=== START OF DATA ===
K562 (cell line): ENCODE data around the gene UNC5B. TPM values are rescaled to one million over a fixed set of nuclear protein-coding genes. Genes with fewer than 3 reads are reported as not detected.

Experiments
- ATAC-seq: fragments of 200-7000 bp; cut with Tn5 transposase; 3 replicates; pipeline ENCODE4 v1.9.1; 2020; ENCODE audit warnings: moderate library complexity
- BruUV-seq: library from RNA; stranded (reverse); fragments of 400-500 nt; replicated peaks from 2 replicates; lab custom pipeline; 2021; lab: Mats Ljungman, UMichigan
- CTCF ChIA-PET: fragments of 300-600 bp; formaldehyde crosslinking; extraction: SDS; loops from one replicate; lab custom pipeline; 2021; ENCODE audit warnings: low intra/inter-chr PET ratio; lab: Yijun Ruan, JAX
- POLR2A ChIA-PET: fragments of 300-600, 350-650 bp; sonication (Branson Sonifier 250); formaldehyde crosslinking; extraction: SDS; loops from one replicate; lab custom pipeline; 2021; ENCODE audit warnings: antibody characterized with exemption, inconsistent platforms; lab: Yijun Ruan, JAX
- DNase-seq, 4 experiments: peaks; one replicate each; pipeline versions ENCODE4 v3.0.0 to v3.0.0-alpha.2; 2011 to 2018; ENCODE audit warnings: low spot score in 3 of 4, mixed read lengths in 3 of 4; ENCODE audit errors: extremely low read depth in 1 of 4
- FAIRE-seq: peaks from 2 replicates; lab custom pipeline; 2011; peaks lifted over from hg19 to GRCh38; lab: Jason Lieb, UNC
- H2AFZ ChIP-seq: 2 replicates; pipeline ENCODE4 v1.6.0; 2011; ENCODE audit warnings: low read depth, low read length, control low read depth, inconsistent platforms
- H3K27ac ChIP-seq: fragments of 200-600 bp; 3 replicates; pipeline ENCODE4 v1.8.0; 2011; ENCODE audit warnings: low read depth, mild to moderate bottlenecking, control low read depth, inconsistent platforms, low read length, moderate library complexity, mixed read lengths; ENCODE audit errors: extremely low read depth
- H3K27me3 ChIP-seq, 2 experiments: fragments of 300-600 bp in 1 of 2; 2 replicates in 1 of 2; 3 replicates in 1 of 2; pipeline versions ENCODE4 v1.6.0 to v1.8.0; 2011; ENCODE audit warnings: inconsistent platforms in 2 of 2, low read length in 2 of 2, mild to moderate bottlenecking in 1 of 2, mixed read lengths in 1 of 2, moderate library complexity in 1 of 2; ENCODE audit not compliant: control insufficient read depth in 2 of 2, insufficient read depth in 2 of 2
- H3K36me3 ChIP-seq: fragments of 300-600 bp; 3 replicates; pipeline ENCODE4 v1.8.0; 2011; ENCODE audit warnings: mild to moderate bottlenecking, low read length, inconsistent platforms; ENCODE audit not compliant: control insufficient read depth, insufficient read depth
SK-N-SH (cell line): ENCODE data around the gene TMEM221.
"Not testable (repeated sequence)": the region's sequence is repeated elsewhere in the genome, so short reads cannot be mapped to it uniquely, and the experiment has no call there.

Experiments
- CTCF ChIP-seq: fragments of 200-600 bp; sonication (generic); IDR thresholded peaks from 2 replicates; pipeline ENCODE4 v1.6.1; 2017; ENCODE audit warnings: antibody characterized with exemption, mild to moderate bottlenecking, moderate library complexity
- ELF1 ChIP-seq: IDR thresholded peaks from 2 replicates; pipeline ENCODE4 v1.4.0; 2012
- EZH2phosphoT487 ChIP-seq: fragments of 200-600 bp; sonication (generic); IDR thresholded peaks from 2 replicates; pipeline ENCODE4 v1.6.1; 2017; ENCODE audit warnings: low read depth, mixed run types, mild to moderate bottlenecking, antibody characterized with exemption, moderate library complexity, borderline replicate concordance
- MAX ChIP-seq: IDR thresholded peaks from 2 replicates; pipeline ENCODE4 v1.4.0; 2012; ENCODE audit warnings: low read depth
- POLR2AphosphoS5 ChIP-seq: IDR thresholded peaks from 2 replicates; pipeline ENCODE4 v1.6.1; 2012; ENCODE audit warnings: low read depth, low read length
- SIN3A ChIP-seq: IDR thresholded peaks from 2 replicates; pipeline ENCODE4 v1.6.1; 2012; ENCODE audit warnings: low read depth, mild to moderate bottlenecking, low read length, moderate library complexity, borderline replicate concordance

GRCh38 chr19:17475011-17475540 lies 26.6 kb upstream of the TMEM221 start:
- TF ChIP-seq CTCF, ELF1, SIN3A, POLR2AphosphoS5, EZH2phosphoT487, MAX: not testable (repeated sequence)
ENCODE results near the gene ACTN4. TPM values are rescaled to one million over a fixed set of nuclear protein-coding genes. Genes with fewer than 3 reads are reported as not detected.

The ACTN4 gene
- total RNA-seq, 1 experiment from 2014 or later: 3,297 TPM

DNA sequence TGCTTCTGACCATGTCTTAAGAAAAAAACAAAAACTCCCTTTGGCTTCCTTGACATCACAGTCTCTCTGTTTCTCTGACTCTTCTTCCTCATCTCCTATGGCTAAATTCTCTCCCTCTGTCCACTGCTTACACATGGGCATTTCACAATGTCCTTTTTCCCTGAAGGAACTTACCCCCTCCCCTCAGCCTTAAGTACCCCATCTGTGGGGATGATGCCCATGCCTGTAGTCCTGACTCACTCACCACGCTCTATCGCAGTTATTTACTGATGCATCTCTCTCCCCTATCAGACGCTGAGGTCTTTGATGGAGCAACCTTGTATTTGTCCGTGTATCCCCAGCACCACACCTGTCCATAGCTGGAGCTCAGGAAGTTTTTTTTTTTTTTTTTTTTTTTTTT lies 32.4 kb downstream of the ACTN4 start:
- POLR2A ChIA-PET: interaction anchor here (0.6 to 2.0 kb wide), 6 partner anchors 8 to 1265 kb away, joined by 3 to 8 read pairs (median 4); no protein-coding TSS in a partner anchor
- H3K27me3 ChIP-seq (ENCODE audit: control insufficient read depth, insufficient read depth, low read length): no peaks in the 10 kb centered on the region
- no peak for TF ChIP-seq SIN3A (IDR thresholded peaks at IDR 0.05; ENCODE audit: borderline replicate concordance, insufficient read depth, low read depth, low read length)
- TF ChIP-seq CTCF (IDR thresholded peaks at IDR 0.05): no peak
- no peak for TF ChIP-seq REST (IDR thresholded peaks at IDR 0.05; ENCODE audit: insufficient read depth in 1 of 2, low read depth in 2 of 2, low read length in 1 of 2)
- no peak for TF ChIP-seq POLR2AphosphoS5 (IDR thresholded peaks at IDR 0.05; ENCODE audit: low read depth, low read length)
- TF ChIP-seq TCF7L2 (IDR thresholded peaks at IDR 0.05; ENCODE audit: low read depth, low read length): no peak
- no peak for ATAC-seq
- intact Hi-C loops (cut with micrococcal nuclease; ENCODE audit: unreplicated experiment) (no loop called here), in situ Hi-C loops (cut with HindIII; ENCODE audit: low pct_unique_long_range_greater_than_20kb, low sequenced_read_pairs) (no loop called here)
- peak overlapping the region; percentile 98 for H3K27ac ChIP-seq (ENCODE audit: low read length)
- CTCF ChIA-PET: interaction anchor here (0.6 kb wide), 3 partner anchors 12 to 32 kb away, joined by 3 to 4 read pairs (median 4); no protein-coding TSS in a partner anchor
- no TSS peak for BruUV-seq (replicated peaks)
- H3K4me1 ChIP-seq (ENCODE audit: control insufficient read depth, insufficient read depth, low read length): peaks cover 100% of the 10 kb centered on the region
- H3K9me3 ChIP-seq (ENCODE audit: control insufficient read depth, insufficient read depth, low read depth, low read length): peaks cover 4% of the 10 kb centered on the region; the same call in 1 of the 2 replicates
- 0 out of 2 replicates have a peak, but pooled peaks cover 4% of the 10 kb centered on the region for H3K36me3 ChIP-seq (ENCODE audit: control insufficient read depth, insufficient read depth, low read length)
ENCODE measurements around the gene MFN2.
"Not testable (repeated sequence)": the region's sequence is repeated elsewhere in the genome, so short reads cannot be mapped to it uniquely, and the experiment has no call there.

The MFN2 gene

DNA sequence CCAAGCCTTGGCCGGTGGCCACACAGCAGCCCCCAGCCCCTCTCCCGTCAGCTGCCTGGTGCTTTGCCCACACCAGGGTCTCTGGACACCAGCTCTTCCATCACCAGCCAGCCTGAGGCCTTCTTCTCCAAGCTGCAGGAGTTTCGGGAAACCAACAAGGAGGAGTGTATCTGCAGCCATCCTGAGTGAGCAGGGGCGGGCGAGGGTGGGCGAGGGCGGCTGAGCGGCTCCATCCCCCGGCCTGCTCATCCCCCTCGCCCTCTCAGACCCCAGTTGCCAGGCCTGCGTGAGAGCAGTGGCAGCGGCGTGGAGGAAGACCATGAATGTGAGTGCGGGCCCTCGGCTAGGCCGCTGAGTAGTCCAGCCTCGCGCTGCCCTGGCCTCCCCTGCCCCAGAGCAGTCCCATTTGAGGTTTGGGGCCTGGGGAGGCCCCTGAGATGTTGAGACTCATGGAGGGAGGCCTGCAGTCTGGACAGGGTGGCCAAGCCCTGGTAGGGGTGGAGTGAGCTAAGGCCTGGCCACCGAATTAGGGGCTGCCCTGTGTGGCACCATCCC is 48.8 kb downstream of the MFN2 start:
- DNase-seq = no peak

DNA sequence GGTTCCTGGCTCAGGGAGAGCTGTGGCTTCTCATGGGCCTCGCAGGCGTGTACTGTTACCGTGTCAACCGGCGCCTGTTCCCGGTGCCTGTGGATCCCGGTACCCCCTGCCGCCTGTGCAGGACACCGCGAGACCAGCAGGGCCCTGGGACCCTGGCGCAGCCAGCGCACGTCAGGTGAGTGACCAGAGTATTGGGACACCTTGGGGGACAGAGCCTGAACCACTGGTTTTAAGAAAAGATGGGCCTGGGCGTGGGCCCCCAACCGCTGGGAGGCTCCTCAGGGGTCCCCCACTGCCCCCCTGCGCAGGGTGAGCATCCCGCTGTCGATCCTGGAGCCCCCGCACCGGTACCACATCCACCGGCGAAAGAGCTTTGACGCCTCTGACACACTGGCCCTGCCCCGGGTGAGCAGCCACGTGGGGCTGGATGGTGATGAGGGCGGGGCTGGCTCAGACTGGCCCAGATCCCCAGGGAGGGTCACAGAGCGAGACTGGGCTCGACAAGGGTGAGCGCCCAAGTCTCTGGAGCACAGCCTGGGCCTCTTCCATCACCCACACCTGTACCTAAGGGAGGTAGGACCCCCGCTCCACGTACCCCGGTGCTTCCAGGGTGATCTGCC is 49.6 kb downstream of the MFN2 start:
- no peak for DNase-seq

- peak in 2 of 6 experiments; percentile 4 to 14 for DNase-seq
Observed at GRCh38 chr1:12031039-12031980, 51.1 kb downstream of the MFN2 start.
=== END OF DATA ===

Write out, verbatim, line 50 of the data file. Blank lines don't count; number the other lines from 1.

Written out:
- peak in 2 of 6 experiments; percentile 4 to 14 for DNase-seq